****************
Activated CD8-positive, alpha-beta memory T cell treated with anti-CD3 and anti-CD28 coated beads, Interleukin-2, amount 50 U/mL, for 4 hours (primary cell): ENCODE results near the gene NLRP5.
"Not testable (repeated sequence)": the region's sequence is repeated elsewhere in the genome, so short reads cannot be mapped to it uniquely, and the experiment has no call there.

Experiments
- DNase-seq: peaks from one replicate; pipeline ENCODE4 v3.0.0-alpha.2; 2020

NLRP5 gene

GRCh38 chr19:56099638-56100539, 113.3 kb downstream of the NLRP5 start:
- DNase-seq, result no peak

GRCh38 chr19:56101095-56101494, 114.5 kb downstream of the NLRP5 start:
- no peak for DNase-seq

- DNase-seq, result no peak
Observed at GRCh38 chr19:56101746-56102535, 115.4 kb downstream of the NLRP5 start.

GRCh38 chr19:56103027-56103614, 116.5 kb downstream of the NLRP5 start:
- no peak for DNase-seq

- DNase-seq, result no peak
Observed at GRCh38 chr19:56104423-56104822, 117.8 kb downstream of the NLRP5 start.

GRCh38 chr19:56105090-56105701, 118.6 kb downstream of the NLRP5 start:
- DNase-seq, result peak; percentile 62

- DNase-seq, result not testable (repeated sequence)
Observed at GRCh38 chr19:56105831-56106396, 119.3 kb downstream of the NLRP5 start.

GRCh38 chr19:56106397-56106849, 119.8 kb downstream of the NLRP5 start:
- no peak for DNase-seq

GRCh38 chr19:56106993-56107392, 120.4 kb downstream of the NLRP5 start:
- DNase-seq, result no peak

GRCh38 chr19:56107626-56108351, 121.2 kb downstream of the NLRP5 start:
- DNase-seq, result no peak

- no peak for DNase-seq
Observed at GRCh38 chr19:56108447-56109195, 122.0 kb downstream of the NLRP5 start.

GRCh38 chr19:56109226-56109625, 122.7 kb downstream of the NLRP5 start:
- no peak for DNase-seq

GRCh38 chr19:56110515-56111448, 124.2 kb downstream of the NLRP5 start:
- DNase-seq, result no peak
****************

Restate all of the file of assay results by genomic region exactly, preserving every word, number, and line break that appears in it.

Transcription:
Activated CD8-positive, alpha-beta memory T cell treated with anti-CD3 and anti-CD28 coated beads, Interleukin-2, amount 50 U/mL, for 4 hours (primary cell): ENCODE results near the gene NLRP5.
"Not testable (repeated sequence)": the region's sequence is repeated elsewhere in the genome, so short reads cannot be mapped to it uniquely, and the experiment has no call there.

Experiments
- DNase-seq: peaks from one replicate; pipeline ENCODE4 v3.0.0-alpha.2; 2020

NLRP5 gene

GRCh38 chr19:56099638-56100539, 113.3 kb downstream of the NLRP5 start:
- DNase-seq, result no peak

GRCh38 chr19:56101095-56101494, 114.5 kb downstream of the NLRP5 start:
- no peak for DNase-seq

- DNase-seq, result no peak
Observed at GRCh38 chr19:56101746-56102535, 115.4 kb downstream of the NLRP5 start.

GRCh38 chr19:56103027-56103614, 116.5 kb downstream of the NLRP5 start:
- no peak for DNase-seq

- DNase-seq, result no peak
Observed at GRCh38 chr19:56104423-56104822, 117.8 kb downstream of the NLRP5 start.

GRCh38 chr19:56105090-56105701, 118.6 kb downstream of the NLRP5 start:
- DNase-seq, result peak; percentile 62

- DNase-seq, result not testable (repeated sequence)
Observed at GRCh38 chr19:56105831-56106396, 119.3 kb downstream of the NLRP5 start.

GRCh38 chr19:56106397-56106849, 119.8 kb downstream of the NLRP5 start:
- no peak for DNase-seq

GRCh38 chr19:56106993-56107392, 120.4 kb downstream of the NLRP5 start:
- DNase-seq, result no peak

GRCh38 chr19:56107626-56108351, 121.2 kb downstream of the NLRP5 start:
- DNase-seq, result no peak

- no peak for DNase-seq
Observed at GRCh38 chr19:56108447-56109195, 122.0 kb downstream of the NLRP5 start.

GRCh38 chr19:56109226-56109625, 122.7 kb downstream of the NLRP5 start:
- no peak for DNase-seq

GRCh38 chr19:56110515-56111448, 124.2 kb downstream of the NLRP5 start:
- DNase-seq, result no peak